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Re: Hole punching and mmap races

To: Dave Chinner <david@xxxxxxxxxxxxx>
Subject: Re: Hole punching and mmap races
From: Marco Stornelli <marco.stornelli@xxxxxxxxx>
Date: Tue, 5 Jun 2012 08:22:29 +0200
Cc: Jan Kara <jack@xxxxxxx>, linux-fsdevel@xxxxxxxxxxxxxxx, xfs@xxxxxxxxxxx, linux-ext4@xxxxxxxxxxxxxxx, Hugh Dickins <hughd@xxxxxxxxxx>, linux-mm@xxxxxxxxx
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2012/6/5 Dave Chinner <david@xxxxxxxxxxxxx>:
> On Thu, May 24, 2012 at 02:35:38PM +0200, Jan Kara wrote:
>> On Sat 19-05-12 11:40:24, Dave Chinner wrote:
>> > So let's step back a moment and have a look at how we've got here.
>> > The problem is that we've optimised ourselves into a corner with the
>> > way we handle page cache truncation - we don't need mmap
>> > serialisation because of the combination of i_size and page locks
>> > mean we can detect truncated pages safely at page fault time. With
>> > hole punching, we don't have that i_size safety blanket, and so we
>> > need some other serialisation mechanism to safely detect whether a
>> > page is valid or not at any given point in time.
>> >
>> > Because it needs to serialise against IO operations, we need a
>> > sleeping lock of some kind, and it can't be the existing IO lock.
>> > And now we are looking at needing a new lock for hole punching, I'm
>> > really wondering if the i_size/page lock truncation optimisation
>> > should even continue to exist. i.e. replace it with a single
>> > mechanism that works for both hole punching, truncation and other
>> > functions that require exclusive access or exclusion against
>> > modifications to the mapping tree.
>> >
>> > But this is only one of the problems in this area.The way I see it
>> > is that we have many kludges in the area of page invalidation w.r.t.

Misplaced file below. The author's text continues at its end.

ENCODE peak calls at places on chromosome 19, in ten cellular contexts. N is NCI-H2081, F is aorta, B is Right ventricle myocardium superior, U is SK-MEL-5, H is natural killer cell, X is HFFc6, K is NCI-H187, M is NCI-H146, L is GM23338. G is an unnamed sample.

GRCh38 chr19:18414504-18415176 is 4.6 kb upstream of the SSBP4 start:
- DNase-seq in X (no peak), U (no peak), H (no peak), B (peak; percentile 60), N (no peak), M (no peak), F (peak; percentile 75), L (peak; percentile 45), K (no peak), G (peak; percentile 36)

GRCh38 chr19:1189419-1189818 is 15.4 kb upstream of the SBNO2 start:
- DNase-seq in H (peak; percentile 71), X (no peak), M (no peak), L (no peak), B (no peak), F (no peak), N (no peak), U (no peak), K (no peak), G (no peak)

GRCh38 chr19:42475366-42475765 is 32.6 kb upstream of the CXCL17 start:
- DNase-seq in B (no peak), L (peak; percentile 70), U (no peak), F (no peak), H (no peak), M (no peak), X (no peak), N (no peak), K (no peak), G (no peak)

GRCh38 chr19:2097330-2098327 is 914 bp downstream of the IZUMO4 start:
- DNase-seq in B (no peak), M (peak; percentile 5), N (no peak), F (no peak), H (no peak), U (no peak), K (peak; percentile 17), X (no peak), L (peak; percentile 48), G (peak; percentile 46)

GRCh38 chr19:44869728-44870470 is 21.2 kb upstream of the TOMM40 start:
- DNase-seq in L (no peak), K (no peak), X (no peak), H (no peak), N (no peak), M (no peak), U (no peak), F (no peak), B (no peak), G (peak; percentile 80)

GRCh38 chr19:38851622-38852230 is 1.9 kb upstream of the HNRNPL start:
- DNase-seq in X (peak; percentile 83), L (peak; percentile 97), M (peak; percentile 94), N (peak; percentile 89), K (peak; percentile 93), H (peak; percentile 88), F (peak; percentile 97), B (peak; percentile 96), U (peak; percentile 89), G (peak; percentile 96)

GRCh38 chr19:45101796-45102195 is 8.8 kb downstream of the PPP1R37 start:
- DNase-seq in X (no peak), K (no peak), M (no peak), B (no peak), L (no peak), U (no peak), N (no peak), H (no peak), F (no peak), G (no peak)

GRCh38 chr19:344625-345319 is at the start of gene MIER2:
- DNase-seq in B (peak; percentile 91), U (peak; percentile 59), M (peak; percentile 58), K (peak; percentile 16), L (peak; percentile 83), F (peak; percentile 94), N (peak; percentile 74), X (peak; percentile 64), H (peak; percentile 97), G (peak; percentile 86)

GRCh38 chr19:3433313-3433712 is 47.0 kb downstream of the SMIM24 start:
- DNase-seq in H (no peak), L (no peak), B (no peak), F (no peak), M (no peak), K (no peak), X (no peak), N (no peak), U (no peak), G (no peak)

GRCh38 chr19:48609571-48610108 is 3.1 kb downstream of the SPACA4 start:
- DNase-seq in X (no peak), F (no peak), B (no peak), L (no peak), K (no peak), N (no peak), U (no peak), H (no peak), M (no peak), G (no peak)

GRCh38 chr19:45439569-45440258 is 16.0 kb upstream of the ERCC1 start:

>> > different types of IO, the page cache and mmap, especially when we
>> > take into account direct IO. What we are seeing here is we need
>> > some level of _mapping tree exclusion_ between:
>> >
>> >     1. mmap vs hole punch (broken)
>> >     2. mmap vs truncate (i_size/page lock)
>> >     3. mmap vs direct IO (non-existent)
>> >     4. mmap vs buffered IO (page lock)
>> >     5. writeback vs truncate (i_size/page lock)
>> >     6. writeback vs hole punch (page lock, possibly broken)
>> >     7. direct IO vs buffered IO (racy - flush cache before/after DIO)
>>   Yes, this is a nice summary of the most interesting cases. For 
>> completeness,
>> here are the remaining cases:
>>   8. mmap vs writeback (page lock)
>>   9. writeback vs direct IO (as direct IO vs buffered IO)
>>  10. writeback vs buffered IO (page lock)
>>  11. direct IO vs truncate (dio_wait)
>>  12. direct IO vs hole punch (dio_wait)
>>  13. buffered IO vs truncate (i_mutex for writes, i_size/page lock for reads)
>>  14. buffered IO vs hole punch (fs dependent, broken for ext4)
>>  15. truncate vs hole punch (fs dependent)
>>  16. mmap vs mmap (page lock)
>>  17. writeback vs writeback (page lock)
>>  18. direct IO vs direct IO (i_mutex or fs dependent)
>>  19. buffered IO vs buffered IO (i_mutex for writes, page lock for reads)
>>  20. truncate vs truncate (i_mutex)
>>  21. punch hole vs punch hole (fs dependent)

I think we have even the xip cases here.


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